AU - van de Ven, Peter M

AU - Marques, Koen M J

AU - Nap, Alexander

AU - van Leeuwen, Maarten A H

AU - Appelman, Yolande E A

AU - Knaapen, Paul

AU - Verouden, Niels J W

AU - Allaart, Cornelis P

AU - Brinckman, Stijn L

AU - Saraber, Colette E

AU - Plomp, Koos J

AU - Timmer, Jorik R

AU - Kedhi, Elvin

AU - Hermanides, Renicus S

AU - Meuwissen, Martijn

AU - Schaap, Jeroen

AU - van der Weerdt, Arno P

AU - van Rossum, Albert C

AU - Nijveldt, Robin

AU - van Royen, Niels

PY - 2018/10/26

Y1 - 2018/10/26

N2 - Aims: Patients with acute coronary syndrome who present initially with ST-elevation on the electrocardiogram but, subsequently, show complete normalization of the ST-segment and relief of symptoms before reperfusion therapy are referred to as transient ST-segment elevation myocardial infarction (STEMI) and pose a therapeutic challenge. It is unclear what the optimal timing of revascularization is for these patients and whether they should be treated with a STEMI-like or a non-ST-segment elevation myocardial infarction (NSTEMI)-like invasive approach. The aim of the study is to determine the effect of an immediate vs. a delayed invasive strategy on infarct size measured by cardiac magnetic resonance imaging (CMR).Methods and results: In a randomized clinical trial, 142 patients with transient STEMI with symptoms of any duration were randomized to an immediate (STEMI-like) [0.3 h; interquartile range (IQR) 0.2-0.7 h] or a delayed (NSTEMI-like) invasive strategy (22.7 h; IQR 18.2-27.3 h). Infarct size as percentage of the left ventricular myocardial mass measured by CMR at day four was generally small and not different between the immediate and the delayed invasive group (1.3%; IQR 0.0-3.5% vs. 1.5% IQR 0.0-4.1%, P = 0.48). By intention to treat, there was no difference in major adverse cardiac events (MACE), defined as death, reinfarction, or target vessel revascularization at 30 days (2.9% vs. 2.8%, P = 1.00). However, four additional patients (5.6%) in the delayed invasive strategy required urgent intervention due to signs and symptoms of reinfarction while awaiting angiography.Conclusion: Overall, infarct size in transient STEMI is small and is not influenced by an immediate or delayed invasive strategy. In addition, short-term MACE was low and not different between the treatment groups.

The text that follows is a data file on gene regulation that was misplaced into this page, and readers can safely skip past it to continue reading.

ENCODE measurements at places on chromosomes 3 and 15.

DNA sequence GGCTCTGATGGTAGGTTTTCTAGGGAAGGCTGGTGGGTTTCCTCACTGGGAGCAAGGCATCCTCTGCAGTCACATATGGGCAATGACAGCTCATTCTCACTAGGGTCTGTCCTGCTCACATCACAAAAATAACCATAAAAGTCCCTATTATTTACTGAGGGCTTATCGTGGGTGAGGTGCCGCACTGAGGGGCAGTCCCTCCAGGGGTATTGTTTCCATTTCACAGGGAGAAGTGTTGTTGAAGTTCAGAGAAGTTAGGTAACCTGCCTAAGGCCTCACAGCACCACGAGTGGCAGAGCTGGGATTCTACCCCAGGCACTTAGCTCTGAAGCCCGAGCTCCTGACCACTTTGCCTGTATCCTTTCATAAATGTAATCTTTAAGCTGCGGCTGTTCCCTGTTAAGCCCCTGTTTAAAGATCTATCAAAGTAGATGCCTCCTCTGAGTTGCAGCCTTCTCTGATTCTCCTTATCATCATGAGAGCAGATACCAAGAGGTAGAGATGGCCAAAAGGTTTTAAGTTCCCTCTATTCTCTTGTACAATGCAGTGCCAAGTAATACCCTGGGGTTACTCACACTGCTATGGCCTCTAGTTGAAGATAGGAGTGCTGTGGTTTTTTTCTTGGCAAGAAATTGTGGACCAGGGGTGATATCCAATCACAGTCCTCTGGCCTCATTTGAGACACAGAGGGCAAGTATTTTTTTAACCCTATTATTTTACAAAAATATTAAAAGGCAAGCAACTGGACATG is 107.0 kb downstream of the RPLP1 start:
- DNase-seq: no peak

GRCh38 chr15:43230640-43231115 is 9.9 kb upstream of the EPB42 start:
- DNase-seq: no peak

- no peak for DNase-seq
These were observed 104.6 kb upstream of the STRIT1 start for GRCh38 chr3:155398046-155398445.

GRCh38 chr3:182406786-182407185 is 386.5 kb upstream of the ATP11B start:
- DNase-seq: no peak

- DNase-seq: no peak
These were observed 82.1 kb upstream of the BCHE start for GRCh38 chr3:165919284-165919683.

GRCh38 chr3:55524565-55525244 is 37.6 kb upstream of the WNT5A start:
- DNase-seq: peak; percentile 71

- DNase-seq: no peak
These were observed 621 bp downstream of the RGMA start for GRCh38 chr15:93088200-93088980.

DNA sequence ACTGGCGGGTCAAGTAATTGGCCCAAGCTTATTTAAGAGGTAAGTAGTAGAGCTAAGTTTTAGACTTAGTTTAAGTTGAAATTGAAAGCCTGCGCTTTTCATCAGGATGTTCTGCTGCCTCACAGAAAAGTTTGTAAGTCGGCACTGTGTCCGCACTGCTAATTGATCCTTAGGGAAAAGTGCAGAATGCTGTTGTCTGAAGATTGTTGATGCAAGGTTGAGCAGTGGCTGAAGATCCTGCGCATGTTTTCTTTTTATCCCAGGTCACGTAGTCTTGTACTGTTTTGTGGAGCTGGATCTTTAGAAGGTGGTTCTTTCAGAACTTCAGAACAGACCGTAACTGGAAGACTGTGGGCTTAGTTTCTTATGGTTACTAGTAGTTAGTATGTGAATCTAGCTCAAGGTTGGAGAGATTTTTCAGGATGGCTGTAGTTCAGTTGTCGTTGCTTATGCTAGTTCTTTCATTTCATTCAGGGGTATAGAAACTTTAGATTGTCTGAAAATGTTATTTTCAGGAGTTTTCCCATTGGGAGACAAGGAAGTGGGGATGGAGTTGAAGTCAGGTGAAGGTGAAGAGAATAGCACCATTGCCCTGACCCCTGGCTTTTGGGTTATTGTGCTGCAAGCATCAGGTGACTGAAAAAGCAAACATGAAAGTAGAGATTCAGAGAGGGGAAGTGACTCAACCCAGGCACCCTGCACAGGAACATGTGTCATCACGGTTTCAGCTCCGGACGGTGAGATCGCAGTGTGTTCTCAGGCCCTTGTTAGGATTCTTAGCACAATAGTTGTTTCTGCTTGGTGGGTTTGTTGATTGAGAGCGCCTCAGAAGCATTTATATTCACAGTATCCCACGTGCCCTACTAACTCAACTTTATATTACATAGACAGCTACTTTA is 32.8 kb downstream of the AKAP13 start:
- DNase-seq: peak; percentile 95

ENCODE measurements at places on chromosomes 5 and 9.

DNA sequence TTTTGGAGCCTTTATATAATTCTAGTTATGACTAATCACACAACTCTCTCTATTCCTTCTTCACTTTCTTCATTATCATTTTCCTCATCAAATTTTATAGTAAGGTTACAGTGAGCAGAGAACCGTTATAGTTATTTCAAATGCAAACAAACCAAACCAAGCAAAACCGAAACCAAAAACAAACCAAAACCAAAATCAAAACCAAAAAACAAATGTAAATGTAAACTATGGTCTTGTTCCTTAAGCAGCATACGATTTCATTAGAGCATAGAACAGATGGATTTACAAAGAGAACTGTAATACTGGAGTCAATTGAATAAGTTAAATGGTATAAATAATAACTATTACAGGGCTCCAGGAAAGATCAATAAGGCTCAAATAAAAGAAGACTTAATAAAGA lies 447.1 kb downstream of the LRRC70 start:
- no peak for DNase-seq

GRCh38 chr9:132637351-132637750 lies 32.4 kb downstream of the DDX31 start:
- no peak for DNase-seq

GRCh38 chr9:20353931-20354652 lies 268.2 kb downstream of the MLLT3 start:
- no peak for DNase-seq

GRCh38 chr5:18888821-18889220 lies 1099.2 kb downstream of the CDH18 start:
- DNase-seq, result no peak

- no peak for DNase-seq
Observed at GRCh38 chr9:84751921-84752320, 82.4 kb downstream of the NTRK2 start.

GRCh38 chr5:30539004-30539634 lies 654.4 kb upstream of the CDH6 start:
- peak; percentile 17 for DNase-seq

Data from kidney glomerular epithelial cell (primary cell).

AB - Aims: Patients with acute coronary syndrome who present initially with ST-elevation on the electrocardiogram but, subsequently, show complete normalization of the ST-segment and relief of symptoms before reperfusion therapy are referred to as transient ST-segment elevation myocardial infarction (STEMI) and pose a therapeutic challenge. It is unclear what the optimal timing of revascularization is for these patients and whether they should be treated with a STEMI-like or a non-ST-segment elevation myocardial infarction (NSTEMI)-like invasive approach. The aim of the study is to determine the effect of an immediate vs. a delayed invasive strategy on infarct size measured by cardiac magnetic resonance imaging (CMR).Methods and results: In a randomized clinical trial, 142 patients with transient STEMI with symptoms of any duration were randomized to an immediate (STEMI-like) [0.3 h; interquartile range (IQR) 0.2-0.7 h] or a delayed (NSTEMI-like) invasive strategy (22.7 h; IQR 18.2-27.3 h). Infarct size as percentage of the left ventricular myocardial mass measured by CMR at day four was generally small and not different between the immediate and the delayed invasive group (1.3%; IQR 0.0-3.5% vs. 1.5% IQR 0.0-4.1%, P = 0.48). By intention to treat, there was no difference in major adverse cardiac events (MACE), defined as death, reinfarction, or target vessel revascularization at 30 days (2.9% vs. 2.8%, P = 1.00). However, four additional patients (5.6%) in the delayed invasive strategy required urgent intervention due to signs and symptoms of reinfarction while awaiting angiography.Conclusion: Overall, infarct size in transient STEMI is small and is not influenced by an immediate or delayed invasive strategy. In addition, short-term MACE was low and not different between the treatment groups.

U2 - 10.1093/eurheartj/ehy651

DO - 10.1093/eurheartj/ehy651

M3 - Article

VL - 40

SP - 283

EP - 291

JO - European Heart Journal

JF - European Heart Journal

SN - 0195-668X

IS - 3

ER -